Diaphragm 36 carries a valve closure member 40 on a stem 41 (see FIG. 2) which extends through valve seat 38 to control fluid flow between conduits 34 and 35. The deflection of diaphragm 36 and the position of closure member 40 relative to valve seat 38 are controlled by the pressure in outlet passageway 13, as communicated through conduit 35, and the force exerted on the opposite side of diaphragm 36 by a regulator spring 42. Regulator spring 42 has a first end seated on the second side of diaphragm 36 and a second end seated on an adjustable spring retainer 43.
In operation, for any fixed position of spring retainer 43, if the pressure in outlet passageway 13 decreases, the pressure on the side of the diaphragm opposite spring 42 likewise decreases, and spring 42 deflects diaphragm 36 downwardly, thus moving closure member 40 away from valve seat 38. This opens servo valve 30 and decreases the pressure in conduit 28 and pressure chamber 25 by allowing the pressure in manifold 31 to bleed off to outlet passageway 13. The reduced pressure in pressure chamber 25 causes diaphragm 23 to deflect downwardly, thus opening main valve 17 and restoring the pressure in outlet passageway 13 to the value determined by the setting of adjustable spring retainer 43.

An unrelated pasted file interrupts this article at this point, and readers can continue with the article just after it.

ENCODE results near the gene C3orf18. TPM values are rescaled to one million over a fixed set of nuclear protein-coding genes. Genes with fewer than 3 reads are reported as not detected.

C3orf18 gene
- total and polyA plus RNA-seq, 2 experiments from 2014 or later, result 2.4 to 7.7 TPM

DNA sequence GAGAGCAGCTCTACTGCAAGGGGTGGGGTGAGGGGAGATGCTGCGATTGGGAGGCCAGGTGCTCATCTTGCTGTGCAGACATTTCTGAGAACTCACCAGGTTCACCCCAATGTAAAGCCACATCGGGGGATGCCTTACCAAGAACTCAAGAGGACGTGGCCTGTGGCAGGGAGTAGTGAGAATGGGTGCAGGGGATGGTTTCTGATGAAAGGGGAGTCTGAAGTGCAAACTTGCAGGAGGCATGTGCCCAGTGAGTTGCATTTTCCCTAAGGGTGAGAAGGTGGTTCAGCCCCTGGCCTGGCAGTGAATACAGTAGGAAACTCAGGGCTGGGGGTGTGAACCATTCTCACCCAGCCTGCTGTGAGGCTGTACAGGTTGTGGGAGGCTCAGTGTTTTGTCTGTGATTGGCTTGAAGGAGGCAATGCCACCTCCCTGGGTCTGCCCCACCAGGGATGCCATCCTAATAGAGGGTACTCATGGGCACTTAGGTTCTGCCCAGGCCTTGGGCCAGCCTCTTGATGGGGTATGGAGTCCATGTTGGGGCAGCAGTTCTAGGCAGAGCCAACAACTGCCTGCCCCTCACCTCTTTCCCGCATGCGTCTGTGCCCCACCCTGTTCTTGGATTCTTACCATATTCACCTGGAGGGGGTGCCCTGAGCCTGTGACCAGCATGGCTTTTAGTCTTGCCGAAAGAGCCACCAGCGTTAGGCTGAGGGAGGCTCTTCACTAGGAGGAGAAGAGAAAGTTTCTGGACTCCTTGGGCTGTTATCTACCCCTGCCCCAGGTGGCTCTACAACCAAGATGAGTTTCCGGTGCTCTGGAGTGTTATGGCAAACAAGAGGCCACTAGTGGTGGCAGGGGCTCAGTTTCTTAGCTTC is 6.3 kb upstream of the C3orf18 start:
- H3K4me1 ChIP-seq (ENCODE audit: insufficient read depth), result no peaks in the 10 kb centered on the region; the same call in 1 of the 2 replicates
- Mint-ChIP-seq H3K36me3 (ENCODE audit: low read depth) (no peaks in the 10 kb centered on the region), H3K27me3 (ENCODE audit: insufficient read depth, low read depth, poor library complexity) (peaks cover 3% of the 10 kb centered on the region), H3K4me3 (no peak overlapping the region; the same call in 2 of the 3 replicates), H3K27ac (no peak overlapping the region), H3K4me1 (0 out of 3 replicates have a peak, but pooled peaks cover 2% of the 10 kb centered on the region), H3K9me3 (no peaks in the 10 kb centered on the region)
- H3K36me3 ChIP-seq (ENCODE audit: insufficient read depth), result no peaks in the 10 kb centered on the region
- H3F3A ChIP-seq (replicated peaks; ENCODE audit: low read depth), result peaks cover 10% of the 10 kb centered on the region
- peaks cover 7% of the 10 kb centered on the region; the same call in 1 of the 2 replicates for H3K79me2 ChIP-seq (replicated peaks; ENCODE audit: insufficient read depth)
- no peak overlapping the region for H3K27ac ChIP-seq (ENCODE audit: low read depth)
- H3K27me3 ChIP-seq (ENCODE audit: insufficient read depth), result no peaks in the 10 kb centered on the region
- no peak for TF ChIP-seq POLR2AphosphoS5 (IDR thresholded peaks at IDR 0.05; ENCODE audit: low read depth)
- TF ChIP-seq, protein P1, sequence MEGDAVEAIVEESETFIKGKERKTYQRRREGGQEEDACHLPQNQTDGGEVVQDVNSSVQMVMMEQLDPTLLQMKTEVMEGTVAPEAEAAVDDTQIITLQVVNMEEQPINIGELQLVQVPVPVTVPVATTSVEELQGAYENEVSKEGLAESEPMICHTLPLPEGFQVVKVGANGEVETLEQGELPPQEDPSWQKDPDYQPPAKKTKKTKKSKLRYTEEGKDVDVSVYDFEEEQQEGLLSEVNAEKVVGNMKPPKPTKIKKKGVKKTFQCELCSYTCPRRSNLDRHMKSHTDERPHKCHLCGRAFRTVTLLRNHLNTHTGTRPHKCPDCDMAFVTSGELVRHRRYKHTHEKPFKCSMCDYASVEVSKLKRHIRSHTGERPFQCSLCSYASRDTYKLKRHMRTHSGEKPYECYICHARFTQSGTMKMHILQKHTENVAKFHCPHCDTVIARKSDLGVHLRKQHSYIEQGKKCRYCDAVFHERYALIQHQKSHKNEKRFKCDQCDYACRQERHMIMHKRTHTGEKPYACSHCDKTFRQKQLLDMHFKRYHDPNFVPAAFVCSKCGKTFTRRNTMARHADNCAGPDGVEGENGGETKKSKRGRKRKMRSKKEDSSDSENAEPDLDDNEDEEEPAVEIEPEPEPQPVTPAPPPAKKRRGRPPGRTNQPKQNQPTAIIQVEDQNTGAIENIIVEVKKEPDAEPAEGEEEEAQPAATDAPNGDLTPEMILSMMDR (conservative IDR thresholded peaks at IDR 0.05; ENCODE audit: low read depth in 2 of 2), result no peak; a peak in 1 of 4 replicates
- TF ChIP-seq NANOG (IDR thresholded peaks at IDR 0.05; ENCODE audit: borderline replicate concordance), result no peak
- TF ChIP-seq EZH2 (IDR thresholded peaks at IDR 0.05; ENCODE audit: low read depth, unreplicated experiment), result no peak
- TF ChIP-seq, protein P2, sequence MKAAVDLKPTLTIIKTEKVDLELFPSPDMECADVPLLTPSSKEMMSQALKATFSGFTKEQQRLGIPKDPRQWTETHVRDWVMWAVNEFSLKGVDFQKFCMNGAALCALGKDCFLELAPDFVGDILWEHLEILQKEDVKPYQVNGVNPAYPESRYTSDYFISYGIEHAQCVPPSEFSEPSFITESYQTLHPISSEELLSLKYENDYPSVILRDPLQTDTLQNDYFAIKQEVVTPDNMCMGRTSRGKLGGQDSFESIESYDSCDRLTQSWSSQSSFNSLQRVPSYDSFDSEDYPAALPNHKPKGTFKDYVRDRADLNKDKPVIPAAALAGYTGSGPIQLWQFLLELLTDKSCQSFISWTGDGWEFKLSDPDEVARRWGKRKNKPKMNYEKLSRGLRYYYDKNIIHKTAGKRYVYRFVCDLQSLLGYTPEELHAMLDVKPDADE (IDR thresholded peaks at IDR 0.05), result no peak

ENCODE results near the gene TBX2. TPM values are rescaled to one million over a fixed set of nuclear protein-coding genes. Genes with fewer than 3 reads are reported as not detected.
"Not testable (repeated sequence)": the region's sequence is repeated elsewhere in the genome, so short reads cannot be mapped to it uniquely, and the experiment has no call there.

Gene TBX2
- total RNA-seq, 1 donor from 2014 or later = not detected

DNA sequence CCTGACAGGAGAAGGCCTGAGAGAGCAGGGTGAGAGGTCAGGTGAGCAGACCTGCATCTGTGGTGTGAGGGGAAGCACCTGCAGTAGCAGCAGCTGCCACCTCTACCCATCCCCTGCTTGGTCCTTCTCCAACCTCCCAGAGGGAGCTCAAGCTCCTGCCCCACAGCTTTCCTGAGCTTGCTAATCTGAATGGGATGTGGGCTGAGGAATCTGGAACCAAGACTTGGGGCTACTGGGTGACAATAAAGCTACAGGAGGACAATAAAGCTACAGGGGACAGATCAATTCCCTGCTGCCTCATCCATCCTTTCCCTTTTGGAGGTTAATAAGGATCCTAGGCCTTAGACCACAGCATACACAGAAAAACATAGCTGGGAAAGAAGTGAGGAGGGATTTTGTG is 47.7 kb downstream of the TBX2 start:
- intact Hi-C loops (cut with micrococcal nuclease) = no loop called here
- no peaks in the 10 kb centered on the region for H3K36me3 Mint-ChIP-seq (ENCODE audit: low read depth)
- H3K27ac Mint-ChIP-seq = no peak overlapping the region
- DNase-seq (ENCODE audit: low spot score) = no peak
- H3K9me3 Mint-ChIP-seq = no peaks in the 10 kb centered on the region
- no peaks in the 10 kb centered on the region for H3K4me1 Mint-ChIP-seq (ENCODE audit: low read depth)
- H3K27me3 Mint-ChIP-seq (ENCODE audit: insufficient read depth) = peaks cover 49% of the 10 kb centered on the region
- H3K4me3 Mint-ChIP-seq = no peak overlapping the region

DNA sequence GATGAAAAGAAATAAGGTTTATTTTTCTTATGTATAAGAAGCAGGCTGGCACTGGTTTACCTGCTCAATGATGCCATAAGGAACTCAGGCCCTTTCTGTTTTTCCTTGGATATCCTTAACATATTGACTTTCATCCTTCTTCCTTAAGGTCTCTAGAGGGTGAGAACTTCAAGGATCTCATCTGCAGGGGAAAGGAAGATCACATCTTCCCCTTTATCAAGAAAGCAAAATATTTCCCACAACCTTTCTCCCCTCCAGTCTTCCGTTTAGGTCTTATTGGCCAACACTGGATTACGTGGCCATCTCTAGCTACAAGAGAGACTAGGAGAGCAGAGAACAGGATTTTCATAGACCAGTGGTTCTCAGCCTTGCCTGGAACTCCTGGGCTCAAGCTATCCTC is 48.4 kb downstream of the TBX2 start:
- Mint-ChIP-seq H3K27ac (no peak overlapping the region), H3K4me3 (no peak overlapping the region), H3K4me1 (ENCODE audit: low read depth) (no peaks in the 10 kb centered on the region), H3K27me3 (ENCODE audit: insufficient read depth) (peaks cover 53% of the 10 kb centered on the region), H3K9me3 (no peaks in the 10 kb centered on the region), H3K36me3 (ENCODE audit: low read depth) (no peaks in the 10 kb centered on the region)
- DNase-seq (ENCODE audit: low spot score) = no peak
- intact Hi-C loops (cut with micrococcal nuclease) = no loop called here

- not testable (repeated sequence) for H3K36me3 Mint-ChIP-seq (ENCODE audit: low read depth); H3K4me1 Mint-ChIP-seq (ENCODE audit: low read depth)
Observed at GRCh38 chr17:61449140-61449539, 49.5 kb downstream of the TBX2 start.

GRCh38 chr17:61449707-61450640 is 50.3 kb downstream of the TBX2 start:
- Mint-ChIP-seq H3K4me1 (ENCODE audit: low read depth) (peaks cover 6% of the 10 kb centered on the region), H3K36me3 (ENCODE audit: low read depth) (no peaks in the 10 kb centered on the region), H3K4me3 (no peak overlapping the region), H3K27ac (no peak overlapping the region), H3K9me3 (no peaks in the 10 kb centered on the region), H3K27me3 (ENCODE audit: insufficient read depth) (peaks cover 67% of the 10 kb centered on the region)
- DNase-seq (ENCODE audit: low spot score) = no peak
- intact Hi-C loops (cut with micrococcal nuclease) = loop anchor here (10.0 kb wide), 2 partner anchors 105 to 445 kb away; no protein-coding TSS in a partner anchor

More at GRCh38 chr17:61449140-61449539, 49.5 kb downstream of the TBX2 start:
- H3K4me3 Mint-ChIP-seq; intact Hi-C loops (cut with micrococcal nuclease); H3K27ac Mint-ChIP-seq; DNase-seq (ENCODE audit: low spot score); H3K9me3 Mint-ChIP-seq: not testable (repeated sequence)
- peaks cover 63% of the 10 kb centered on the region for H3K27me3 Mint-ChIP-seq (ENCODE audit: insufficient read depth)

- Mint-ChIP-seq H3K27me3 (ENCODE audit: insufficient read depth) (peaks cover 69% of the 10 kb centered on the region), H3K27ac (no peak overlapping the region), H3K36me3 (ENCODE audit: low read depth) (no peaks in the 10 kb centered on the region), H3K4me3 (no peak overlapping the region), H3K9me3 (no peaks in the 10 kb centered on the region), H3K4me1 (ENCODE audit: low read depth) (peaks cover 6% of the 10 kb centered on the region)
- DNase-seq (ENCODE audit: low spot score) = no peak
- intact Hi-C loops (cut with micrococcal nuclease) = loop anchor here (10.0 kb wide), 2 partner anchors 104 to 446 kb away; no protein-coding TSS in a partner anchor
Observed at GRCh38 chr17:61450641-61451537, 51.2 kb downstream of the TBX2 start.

The position of adjustable spring retainer 43 is electrically controlled by an actuator including a wire segment 44 of a shape memory alloy material. The composition and microstructure of the shape memory alloy are such that it undergoes a thermoelastic transformation from a martensite phase to an austenits phase as the material is heated to above a transition temperature, and undergoes an opposite transformation as the material is cooled to below the transition temperature. The composition chosen for wire segment 44 is such that, as the wire segment is heated to 150° C. it will become 3-5 percent shorter, and as it is cooled below a temperature of 150° C. it will return to its original length.
The ends of wire segment 44 are fixed with respect to housing 11b by attachment tabs 45 and 46 which are attached to an insulating mounting ring 47 by means of screws 48 and 49 respectively. Mounting ring 47 is fixed to housing 11b by means of an externally threaded annular nut 50 which mates with an internally threaded bore 51 in housing 11b.
Wire segment 44, at an intermediate location thereon, passes over the end of a push rod assembly generally identified by reference numeral 54, which extends between the intermediate location on the wire segment and spring retainer 43. As shown, push rod assembly 54 is in two sections 55 and 56, each having a threaded end thereon, the threaded ends mating with an internally threaded sleeve 57, whereby the overall length of the push rod assembly can be adjusted.